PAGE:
Bedtime Reading: Demand in the Long Run. There is a strand of economic theory concerned with the operation of Keynes’ principle of effective demand in the long run.
In this tradition, a central role is given to demand in analyses of accumulation and growth under capitalist conditions, in contrast with the neoclassical New Keynesian approach which attempts to confine the influence of demand on output and employment to the short run. The latter approach, being reliant on adjustments of demand to supply-determined rates of growth via the price mechanism, has been undermined by the capital debates. A recent paper by Sergio Cesaratto provides a helpful overview of the various positions so far adopted in the debate: Neo-Kaleckian and Sraffian controversies on accumulation theory In a couple of places, Cesaratto alludes to compatibilities between the analysis of demand-led growth and neo-chartalist and circuitist approaches to money.
Good Introduction to the Capital Debates. Others, including Tom Hickey, Robert Vienneau and Lord Keynes, have already mentioned this, but Matias Vernengo has provided an educational post on the content and significance of the capital debates. For those who are unfamiliar with the debates or remain uncertain of what was involved, Vernengo’s post is well worth reading. It is both informative and accessible. I won’t summarize the post here, because it is better to follow the link to Vernengo’s actual post. On the Market Evaluation of Productiveness. This is a brief follow-up to a couple of previous posts (here and here) that concern the market evaluation of social productiveness.
In particular, it relates to frequent assertions, for example in the debate over the job guarantee, that private markets are better at evaluating social productiveness than alternative (e.g. democratic) mechanisms. Taking Demand Seriously. Taking the role of effective demand seriously can sometimes seem to put you between a rock and a hard place in relation to other economists.
Here, I want to consider the significance of demand in general as well as in terms of understanding the current crisis, particularly its connections to profitability. On one side is the neoclassical orthodoxy, with its denial of any impact of demand on output and employment in the long run. In the lead up to the global financial crisis, these economists were even denying any significance in what is now clearly understood to have been an unsustainable build up of private debt. At the time, this was supposedly the rational decision making of intertemporally optimizing individual agents. I share some agreement with those Marxists who see falling profitability as crucial to explaining the crisis, but disagree with the dismissal of demand, credit and policy factors. The capital debates: A brief introduction. Teaching on the capital debates this and last week.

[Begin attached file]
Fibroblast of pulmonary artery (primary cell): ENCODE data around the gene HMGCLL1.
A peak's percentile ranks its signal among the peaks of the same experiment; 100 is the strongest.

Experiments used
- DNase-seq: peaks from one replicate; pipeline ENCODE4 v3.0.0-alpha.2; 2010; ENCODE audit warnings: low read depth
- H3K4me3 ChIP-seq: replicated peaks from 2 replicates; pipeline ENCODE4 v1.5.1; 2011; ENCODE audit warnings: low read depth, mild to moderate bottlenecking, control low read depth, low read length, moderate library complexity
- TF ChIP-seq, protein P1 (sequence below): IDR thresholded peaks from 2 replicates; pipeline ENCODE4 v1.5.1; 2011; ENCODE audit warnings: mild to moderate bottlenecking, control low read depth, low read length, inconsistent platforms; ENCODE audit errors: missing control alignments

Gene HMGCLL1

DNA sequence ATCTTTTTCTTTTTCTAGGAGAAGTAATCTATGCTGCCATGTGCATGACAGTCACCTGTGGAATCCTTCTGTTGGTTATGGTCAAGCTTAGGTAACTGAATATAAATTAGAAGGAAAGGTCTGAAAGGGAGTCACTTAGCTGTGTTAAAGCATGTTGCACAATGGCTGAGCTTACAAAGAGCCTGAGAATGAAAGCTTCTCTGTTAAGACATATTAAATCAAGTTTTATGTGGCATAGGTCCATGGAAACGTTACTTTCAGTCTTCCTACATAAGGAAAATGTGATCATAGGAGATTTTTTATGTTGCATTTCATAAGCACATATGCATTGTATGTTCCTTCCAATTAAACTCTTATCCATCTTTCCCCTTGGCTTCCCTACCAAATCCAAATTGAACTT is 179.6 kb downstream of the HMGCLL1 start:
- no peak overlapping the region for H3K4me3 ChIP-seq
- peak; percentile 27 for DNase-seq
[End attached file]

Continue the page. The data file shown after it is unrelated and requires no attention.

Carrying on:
So here are some thoughts, based on my class notes and the required readings (see below). More on Keynes vs the Neoclassical Synthesis. Yesterday (here) I linked to a post by Matias Vernengo on Keynes’ theoretical contribution in light of the capital debates.
I thought it might be worthwhile to elaborate on a central aspect of Vernengo’s post, particularly as it concerns the fundamental differences between Keynes’ ideas and the interpretation of neoclassical synthesizers of his work. Vernengo’s perspective on the significance of Keynes’ theoretical insights and the deep flaws in the marginalist interpretation is one that is probably held by most heterodox economists working in Sraffian and Post Keynesian traditions. I would think MMT economists also tend to share this perspective. Lucas in context, Keynes out of context. Krugman decided to try his hand at history of macroeconomic thought in one of his last posts.
That's great, since history of thought is essential to understand how we got here. It's also bad, since Krugman is still very much a mainstream author, and misses the point of Keynes' contributions, and the limitations of neoclassical (or more properly, marginalist) approach. Krugman Mentions MMT Again … In “What are Taxes For?”
, Paul Krugman chooses to mention MMT again, though only in passing on this occasion. Krugman’s post follows recent consideration of MMT by Brad DeLong, Nick Rowe and Steve Randy Waldman. Misinterpreting the Sectoral Balances. The government deficit equals the non-government surplus, by definition.
Although the relationship is straightforward, it often meets with resistance. It might be worth reflecting on the orthodox interpretation of the identity and the problems with it. This post is prompted by a comment by Peter D: This point – that the govt. deficit = non-govt. surplus – seems so self-evident once you think about it that it keeps amazing me how on earth anybody could dispute it.
Interest, Money and Crisis. Throughout the history of economic thought, opposing perspectives on interest and money have created fundamental divides between the various schools.
In the one camp, interest is regarded as having a real determination, with monetary policy ultimately at the mercy of the markets. In the other camp, the determination of interest is considered to be monetary, and a politically determined variable. This post is a little broader than normal. It was prompted by a couple of questions that are not really connected, but acted as a catalyst for what follows.